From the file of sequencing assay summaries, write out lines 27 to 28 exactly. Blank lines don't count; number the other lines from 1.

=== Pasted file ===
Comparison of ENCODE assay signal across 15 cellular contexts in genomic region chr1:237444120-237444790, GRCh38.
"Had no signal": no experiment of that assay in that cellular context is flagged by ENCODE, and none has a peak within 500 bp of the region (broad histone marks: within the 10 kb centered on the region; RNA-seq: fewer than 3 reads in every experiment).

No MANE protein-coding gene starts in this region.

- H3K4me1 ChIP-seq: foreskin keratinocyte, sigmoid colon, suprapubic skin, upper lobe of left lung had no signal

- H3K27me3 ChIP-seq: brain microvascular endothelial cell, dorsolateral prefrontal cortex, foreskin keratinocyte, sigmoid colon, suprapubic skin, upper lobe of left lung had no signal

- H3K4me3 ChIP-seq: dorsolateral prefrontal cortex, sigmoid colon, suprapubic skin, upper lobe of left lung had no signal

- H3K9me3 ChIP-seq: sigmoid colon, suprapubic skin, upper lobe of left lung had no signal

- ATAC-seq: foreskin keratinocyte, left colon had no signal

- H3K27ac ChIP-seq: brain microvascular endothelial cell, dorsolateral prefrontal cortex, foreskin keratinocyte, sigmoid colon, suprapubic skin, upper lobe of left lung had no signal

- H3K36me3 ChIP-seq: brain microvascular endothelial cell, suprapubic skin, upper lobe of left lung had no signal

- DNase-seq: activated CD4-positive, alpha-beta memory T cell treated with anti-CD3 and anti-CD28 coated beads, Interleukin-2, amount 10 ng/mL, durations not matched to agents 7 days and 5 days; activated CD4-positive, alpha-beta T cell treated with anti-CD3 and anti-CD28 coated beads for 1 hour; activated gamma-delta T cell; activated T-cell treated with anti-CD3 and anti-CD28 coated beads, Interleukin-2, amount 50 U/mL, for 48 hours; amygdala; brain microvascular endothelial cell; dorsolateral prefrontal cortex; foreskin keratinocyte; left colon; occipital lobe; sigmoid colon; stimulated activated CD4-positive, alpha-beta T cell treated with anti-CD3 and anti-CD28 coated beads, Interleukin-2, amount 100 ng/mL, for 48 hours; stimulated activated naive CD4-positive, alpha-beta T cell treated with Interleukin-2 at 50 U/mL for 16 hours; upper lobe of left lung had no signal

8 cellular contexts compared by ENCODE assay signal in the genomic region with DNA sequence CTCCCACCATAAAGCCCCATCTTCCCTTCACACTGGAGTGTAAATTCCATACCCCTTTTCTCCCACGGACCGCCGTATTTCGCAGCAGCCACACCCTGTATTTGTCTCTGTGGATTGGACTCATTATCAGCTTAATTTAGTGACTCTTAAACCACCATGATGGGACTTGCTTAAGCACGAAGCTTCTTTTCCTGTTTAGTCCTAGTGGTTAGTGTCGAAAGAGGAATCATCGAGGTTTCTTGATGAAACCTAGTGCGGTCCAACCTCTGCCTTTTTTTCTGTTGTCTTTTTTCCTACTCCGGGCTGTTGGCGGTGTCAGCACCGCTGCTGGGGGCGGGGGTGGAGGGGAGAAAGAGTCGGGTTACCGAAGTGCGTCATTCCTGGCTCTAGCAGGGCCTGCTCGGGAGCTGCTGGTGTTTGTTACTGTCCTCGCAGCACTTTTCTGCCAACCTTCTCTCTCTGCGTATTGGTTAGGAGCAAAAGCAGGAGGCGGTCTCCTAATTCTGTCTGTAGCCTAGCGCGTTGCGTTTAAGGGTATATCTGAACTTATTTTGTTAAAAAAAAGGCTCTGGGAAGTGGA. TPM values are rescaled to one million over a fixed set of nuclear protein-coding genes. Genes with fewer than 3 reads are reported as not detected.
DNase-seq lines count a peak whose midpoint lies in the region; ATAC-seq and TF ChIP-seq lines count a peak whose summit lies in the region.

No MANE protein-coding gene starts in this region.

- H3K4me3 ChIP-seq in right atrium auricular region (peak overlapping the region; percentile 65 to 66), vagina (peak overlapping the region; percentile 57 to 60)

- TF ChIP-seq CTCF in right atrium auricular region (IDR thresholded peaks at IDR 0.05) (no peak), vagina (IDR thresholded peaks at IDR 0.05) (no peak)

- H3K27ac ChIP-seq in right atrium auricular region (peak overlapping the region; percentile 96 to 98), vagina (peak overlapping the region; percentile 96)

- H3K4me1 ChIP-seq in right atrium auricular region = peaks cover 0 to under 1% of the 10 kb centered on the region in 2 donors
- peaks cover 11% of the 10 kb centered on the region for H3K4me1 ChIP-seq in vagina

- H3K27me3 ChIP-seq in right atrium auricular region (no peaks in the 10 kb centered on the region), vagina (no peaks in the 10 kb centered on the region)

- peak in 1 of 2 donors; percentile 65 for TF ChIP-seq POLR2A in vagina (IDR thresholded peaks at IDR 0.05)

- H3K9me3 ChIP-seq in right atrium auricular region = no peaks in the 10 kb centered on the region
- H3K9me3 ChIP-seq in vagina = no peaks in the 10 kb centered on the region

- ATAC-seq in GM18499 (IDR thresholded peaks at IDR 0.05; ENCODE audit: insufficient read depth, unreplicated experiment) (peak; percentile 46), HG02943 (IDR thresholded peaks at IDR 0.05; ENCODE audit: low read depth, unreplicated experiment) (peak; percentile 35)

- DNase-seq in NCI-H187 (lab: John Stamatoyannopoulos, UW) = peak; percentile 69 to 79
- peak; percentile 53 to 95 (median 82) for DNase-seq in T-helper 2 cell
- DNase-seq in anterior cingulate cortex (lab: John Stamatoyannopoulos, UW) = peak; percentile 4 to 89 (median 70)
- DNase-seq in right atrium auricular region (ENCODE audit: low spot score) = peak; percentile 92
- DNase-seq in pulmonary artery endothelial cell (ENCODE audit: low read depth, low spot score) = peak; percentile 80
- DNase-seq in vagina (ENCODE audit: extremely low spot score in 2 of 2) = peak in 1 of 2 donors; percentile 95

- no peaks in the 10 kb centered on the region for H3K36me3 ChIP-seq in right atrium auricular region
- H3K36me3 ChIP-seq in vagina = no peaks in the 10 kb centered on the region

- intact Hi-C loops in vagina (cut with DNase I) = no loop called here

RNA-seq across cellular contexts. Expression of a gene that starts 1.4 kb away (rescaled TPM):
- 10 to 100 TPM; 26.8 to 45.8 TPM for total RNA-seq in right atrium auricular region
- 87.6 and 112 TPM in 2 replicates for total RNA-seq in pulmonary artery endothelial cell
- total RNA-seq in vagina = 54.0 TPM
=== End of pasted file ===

- DNase-seq in anterior cingulate cortex (lab: John Stamatoyannopoulos, UW) = peak; percentile 4 to 89 (median 70)
- DNase-seq in right atrium auricular region (ENCODE audit: low spot score) = peak; percentile 92